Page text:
Dreamcast Hoaxes

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I've always been fascinated by how many net hoaxes and scams have revolved around the Dreamcast console and related games (in particular, Shenmue). I thought it might be interesting to have a look at some of the most memorable ones, though this list is by no means exhaustive so please feel free to add to the list if I've missed any.

Fake Shenmue Passport, February 2006: Back in 2006, gamers were amazed to find the Shenmue Passport spring back to life. For those of you who don't know what the Shenmue Passport is, click here. Everyone else can just skip to the "good stuff", which would be seeing this appear on your TV if you'd had the brainwave to go online with your long-dead Dreamcast in February 2006:

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A message proclaiming that downloadable content for Shenmue was back online, and that more would be "coming soon". Forums everywhere started to look like this. All of a sudden, downloads were available from the seemingly official (and freshly reborn) website and messages saying "We'll be back soon" were plentiful, sparking rumours  of a Shenmue 3  announcement (or even something related to the  limbo-ridden Shenmue Online).

However, something didn't seem quite right about all this and the truth eventually came out thanks to a fantastic bit of detective work here. Someone had bought the domain once it had expired, and decided to "give fans hope" with a bunch of uploads and fake messages. As you might expect, this did not go down very well (in fact, you can see the process of SEGA reclaiming the domain from the culprit here thanks to someone who was copied in on the EMail conversations).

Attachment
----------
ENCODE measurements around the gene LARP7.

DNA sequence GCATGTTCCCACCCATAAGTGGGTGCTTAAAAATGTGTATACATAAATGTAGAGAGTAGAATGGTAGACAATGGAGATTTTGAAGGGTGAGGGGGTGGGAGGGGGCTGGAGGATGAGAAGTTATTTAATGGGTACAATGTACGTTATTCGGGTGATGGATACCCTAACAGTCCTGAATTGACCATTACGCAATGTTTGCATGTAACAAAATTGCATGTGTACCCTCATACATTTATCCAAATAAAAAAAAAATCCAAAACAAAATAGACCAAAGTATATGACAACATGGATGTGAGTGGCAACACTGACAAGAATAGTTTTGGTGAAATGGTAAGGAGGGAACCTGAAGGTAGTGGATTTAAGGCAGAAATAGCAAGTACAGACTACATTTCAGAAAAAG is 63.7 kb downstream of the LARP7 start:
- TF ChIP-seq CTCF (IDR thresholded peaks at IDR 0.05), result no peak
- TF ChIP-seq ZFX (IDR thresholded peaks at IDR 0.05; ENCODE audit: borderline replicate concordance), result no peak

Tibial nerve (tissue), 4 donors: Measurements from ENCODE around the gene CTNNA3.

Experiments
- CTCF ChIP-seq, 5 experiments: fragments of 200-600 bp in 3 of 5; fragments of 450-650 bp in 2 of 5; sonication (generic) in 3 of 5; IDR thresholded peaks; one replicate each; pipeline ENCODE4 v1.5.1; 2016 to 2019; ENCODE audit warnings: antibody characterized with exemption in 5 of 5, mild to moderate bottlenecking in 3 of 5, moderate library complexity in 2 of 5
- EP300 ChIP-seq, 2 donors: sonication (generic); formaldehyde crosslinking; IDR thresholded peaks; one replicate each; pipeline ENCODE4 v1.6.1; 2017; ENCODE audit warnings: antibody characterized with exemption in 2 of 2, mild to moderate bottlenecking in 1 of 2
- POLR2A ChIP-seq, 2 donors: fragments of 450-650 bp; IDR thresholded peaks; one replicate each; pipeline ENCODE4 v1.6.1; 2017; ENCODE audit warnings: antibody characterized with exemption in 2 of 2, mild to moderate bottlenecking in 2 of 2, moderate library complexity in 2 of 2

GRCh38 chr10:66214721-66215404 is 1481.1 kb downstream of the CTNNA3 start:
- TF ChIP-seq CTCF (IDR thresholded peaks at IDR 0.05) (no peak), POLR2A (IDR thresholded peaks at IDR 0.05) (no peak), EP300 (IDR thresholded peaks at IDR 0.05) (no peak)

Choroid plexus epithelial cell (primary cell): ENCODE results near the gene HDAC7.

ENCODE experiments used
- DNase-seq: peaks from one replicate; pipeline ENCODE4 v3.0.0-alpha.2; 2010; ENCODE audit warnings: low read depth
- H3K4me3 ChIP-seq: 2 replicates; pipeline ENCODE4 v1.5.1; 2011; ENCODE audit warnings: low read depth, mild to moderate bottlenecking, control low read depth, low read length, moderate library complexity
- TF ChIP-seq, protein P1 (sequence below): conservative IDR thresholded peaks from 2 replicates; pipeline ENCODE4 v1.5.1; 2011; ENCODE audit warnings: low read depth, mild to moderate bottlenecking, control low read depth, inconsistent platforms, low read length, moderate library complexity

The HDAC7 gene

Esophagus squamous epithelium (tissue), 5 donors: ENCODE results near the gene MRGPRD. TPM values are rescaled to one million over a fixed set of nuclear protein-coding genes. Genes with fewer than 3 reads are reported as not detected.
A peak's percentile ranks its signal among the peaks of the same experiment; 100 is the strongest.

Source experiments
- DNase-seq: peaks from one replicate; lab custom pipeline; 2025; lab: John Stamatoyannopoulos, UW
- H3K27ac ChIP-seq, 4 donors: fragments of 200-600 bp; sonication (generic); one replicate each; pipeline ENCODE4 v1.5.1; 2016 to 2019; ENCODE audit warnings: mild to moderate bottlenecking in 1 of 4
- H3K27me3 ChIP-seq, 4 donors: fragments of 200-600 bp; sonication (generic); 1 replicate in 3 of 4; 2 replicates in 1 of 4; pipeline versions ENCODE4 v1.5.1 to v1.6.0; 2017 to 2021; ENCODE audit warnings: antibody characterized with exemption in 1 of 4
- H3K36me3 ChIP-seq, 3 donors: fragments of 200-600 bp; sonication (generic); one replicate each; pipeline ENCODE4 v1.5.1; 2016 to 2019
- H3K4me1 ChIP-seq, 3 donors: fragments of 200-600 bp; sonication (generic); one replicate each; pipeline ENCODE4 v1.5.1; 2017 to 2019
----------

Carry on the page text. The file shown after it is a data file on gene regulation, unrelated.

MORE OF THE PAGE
Shenmue 3 Youtube Trailer, January 2007: This is a fairly crummy hoax, but did seem to sucker a lot of people. Take some CGI footage from the canceled "Shenmue Online" game, stick "Shenmue 3" over the top of it:

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Place the whole mess onto Youtube then sit back and laugh. Even though the video was placed online in 2007, it's still fooling people a year on.

Dreamcast Phish, March 2008: This one was particularly nasty, and was similar in execution to the way the Shenmue.com domain was swiped for the above scam. Someone grabbed the Dreamcast.com domain, then used it to phish for email logins and caused an awful lot of LET'S KILL THE PERSON RESPONSIBLE IMMEDIATELY type comments across the Net. This is what the previously dormant website suddenly looked like after being offline for all those years:

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Seeing that sent quite a few Dreamcast fans insane (myself included) which made it all the more horrible when it was revealed to be nothing more than yet-another-Dreamcast-hoax.

Luring you in with the promise of an official @dreamcast.com Email address, they asked for your serial number, desired username, password and a current Email address. Once registered, you would end up with a seemingly valid yourserialnumber@user.dreamcast.com address.